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  • Amy B.

Thomas Cantara: Breaking Records as a Special Olympian

The Special Olympics NH team has its roots beginning in 1968 when six young men from Laconia, NH participated in the Special Olympics World Games in Chicago, IL.


Fast forward to the 1990s, a young boy named Thomas Cantara attends a softball practice where the team invites him to toss a ball around and it's then that he falls in love with the spirit of athleticism and competition that embody the Special Olympics team of NH.


Thomas is diagnosed with Asperger’s syndrome – a diagnosis which falls on the autism spectrum. He refers to it as an invisible illness that he must cope and reconcile with each day. He’s a committed athlete and volunteer with the Special Olympics team and he recalls competing in his first swimming competition when he was only nine years old at the YMCA swimming competition in Nashua, NH. “I’ve always been competitive,” he explains to Manchester Information.


This interviewer had no idea how many sporting events an athlete could be involved with through the team. Proudly Thomas smiled and informed Manchester Information of all the sports he has played with the NH team including track and field, golf, bowling, softball, swimming, floor hockey, downhill skiing, basketball as well as soccer. Quite the impressive list we must say, Mr. Cantara.


He has earned many ribbons and medals, but it’s the opportunities that the Special Olympics has provided him that he values the most as just this past February, he was a recipient of the James Desmarais Special Recognition award. And in 2022, he earned the October Athlete of the Month Award.


Outside the realm of the team, he is a dedicated long-distance runner, insisting that “the longer the distance, the better.” This past April, he ran a marathon in Boston and passed the finish line with an impressive time of 2:38.25. Again, he credits The Special Olympics for providing him with the opportunities to explore distance running and to attend events like the Chicago Marathon, which he ran in at 2:36.28 – a world record for a Special Olympian.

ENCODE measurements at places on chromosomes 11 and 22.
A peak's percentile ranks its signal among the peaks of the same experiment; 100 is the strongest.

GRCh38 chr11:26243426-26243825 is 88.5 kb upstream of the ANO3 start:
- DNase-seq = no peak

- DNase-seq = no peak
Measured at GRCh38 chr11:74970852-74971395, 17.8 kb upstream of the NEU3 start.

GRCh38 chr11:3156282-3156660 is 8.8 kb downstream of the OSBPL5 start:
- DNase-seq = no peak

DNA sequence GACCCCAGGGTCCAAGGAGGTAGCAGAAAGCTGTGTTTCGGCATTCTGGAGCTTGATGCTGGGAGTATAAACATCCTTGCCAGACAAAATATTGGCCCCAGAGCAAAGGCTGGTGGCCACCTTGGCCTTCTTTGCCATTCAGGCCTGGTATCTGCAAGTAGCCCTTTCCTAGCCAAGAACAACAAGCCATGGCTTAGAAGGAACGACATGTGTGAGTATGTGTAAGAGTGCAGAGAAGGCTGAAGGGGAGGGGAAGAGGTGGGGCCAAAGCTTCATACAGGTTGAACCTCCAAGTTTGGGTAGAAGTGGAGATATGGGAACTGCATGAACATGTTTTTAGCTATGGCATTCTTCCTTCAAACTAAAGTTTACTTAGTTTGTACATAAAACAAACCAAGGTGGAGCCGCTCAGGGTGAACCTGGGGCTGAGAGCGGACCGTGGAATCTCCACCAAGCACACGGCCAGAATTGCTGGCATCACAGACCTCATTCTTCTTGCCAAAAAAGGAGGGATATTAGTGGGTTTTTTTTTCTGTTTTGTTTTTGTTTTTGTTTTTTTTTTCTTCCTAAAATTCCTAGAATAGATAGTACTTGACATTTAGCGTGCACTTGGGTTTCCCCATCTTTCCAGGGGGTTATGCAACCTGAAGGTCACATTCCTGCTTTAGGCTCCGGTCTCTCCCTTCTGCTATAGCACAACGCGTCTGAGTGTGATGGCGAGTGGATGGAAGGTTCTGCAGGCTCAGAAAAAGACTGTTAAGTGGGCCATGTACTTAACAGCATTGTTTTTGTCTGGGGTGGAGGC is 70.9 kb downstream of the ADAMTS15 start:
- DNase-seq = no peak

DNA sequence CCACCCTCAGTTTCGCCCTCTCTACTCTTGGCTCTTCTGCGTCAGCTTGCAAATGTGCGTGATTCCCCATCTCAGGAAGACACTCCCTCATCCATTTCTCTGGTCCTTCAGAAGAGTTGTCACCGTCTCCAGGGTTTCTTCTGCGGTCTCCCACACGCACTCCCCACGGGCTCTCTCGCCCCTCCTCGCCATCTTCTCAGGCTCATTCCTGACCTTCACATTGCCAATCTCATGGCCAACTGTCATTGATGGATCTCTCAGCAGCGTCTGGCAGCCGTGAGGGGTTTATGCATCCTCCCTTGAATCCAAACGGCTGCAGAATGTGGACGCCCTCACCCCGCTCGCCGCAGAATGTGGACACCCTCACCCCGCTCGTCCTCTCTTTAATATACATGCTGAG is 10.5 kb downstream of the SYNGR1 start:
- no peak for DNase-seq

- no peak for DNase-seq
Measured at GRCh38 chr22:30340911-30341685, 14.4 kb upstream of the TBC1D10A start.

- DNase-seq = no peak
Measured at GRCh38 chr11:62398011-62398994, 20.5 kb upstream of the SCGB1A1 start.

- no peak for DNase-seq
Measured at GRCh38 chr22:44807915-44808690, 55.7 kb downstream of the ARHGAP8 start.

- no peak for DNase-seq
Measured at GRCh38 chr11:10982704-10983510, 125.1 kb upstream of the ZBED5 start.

These social opportunities help Thomas to “stay motivated to spend with others and run with others while competing. It’s great to be a part of a team,” he says.

His dad was in the military when Thomas was younger. When his family was stationed in Louisiana, Thomas started preschool. The teachers observed that his language skills were below some of his peers and he was tested for Autism. At the age of three, he was diagnosed with Asperger’s Syndrome.

“Growing up I had challenges,” Thomas explains. But he says he keeps trying new things to enable him to work harder and past difficult behaviors by identifying what he did in the past that was beneficial for him.

“I go through a challenge every day, but I am learning to cope with it.” For him, this entails looking at the situation with a positive outlook and determining the ways to improve himself to do more. He insists that staying active has helped and kept his mind sharper.

When he’s not running or participating in athletic happenings, he works as a full-time custodian with Litchfield Middle School. He works second shift and says that this job is good for him because through socialization with others, his symptoms related to Asperger’s has improved.

Thomas’ drive and hard work don’t stop there either. He has goals to improve his time in Marathon running. Right now, he runs about 2:38 but he’s hoping to improve his time to 2:34- 2:35. He’s participating in a Race this coming September in Keene, NH.

His volunteer service started in 2007 when he began to volunteer with track and field with the Nashua team. It wasn’t until 2019 that then joined the Manchester, NH team. Because of dedicated and hard-working athletes like Thomas, The Special Olympics team continues to grow its membership and outreach.

Thomas Cantaro after completing the marathon in Boston on 4/17/2023.



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